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Underwriting Pilots for Life Insurance

Insuring pilots for life insurance is one of the more complicated issues in the underwriting process.

To most people it would seem fairly simple: You either fly a plane or you don’t.

Unfortunately for the underwriter, the consideration is far broader than that.

When a potential aviation risk is presented to the underwriter, the need for information goes far beyond the fact that the individual has a pilot’s license.

First and foremost, they’re interested in what type of license the person holds, such as a student license, private license, commercial license, etc.

Just this factor alone can have a dramatic effect on what people will pay for their coverage because they are a pilot.

Big, costly risks

The greatest risk to the insurance carrier is those people flying with student and private licenses.

The National Transportation Safety Board conducted a study that showed that 94% of fatal aviation accidents occurred in what’s called “general aviation.”

That category includes private small planes flown by amateurs, as well as professionally piloted corporate flights in high-powered aircraft, such as Gulfstream jets.

By contrast, commercial aviation had no fatal accidents that year.

Statistics from the NTSB show that general aviation aircraft average nearly seven accidents per 100,000 flights, compared with an average of 0.16 accidents per 100,000 flights for commercial airlines.

Furthermore, an October 2012 report from the Government Accountability Office found that the highest incidence of fatal accidents in general aviation occurred with single-engine piston planes, on personal flights, in which pilots lost control of their aircraft.

In some cases, bad weather was to blame, and according to the Aircraft Owners and Pilots Association, nearly 75% of weather-related accidents are fatal.

Between 2008 in 2012 there were 7,502 general aviation accidents in the United States.

Types of flying

The type of flying a pilot does becomes vitally important.

Types of flying may include but are not limited to:

  • Student.

  • Private (pleasure).

  • Scheduled passenger airline.

  • Full-time company pilot.

  • Non-scheduled or charter.

  • Crop dusting or aerial spraying.

  • Student instruction.

  • Military.

Another item which can – and most often will – have an effect on a life insurance offer is what type of “aircraft” the person flies, which can include:

  • Prop or jet aircraft.

  • Helicopters.

  • Hot air balloons.

  • Gliders.

  • Experimental aircraft.

Through the underwriter’s eyes

Each of these aircraft presents its own set of mortality risks, and therefore each one is handled differently.

Normally, there isn’t a problem insuring those serving in the military.

However, those who are serving and flying fall into a separate category.

And beyond this, they have additional job demands that need to be examined as to what they do or fly for the military.

Since they could be doing anything from flying fighter jets to reconnaissance planes, it can make a difference.

Determining the offer

After some of the above is determined, there are some things that can help and hurt the situation to a greater degree.

Two of the major items would be time in the air and whether or not the individual holds an instrument flight rating.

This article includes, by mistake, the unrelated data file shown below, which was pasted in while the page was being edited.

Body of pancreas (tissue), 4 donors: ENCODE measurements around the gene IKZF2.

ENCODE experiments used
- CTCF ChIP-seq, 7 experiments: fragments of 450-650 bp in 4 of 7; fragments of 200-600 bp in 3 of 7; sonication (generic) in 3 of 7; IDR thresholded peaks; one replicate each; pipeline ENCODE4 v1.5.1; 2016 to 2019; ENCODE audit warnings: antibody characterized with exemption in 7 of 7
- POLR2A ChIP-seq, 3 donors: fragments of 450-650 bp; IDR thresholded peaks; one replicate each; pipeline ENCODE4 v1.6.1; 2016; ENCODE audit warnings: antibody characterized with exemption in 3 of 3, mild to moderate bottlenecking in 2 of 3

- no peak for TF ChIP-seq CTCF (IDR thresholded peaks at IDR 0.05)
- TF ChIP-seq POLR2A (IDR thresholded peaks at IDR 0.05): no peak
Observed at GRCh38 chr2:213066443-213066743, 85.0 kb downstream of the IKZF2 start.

Time in the air

With regards to “time in the air,” insurance carriers are concerned about two issues:

  • Is the pilot flying regularly? Do they fly a minimum number of hours per year? The carrier feels that a person that flies sporadically is a greater risk that a person who actually spends some time in the air.

  • Excessive time in the air can pose a problem, as well. Most carriers don’t want to see a pilot flying more than 150 to 200 hours per year, although there are some that will consider up to 300 hours per year. Flying more than this will have a detrimental effect on the offer.

Instrument flight rating

Perhaps the greatest single item that will help improve an offer for a pilot would be for them to have an instrument flight rating (IFR).

An IFR is the qualification that a pilot must have in order to fly an aircraft using only the instruments as opposed to flying the plane visually.

It requires additional training and instruction beyond what is required for a private pilot certificate or commercial pilot certificate, including rules and procedures specific to instrument flying, additional instruction in meteorology, and more intensive training in flight solely by reference to instruments.

The reason the IFR is so important is that most general aviation accidents involve some kind of pilot error.

There are many factors that can contribute to this, and as was previously mentioned, bad weather is the number one culprit.

Since 75% of weather-related accidents are fatal, the IFR becomes vitally important for a pilot to operate in bad weather conditions and/or conditions where flying the plane visually is not possible.

Life insurance underwriting for pilots

This is just a brief overview of what an underwriter will be looking at.

Where you send the pilots’ life insurance application is just as important as the aviation risks themselves.

Life carriers are literally all over the board with what they will offer.

The fact is that there is not one other single item in the underwriting process that has as many individual items that are considered.

The bottom line is that when your client is a pilot, you need to run the case specifics by your General Agent to select the right carrier.

In this case, it’s not a choice but a necessity – never “fly” by the seat of your pants!

What unique challenges have you experienced when seeking to insure pilots?

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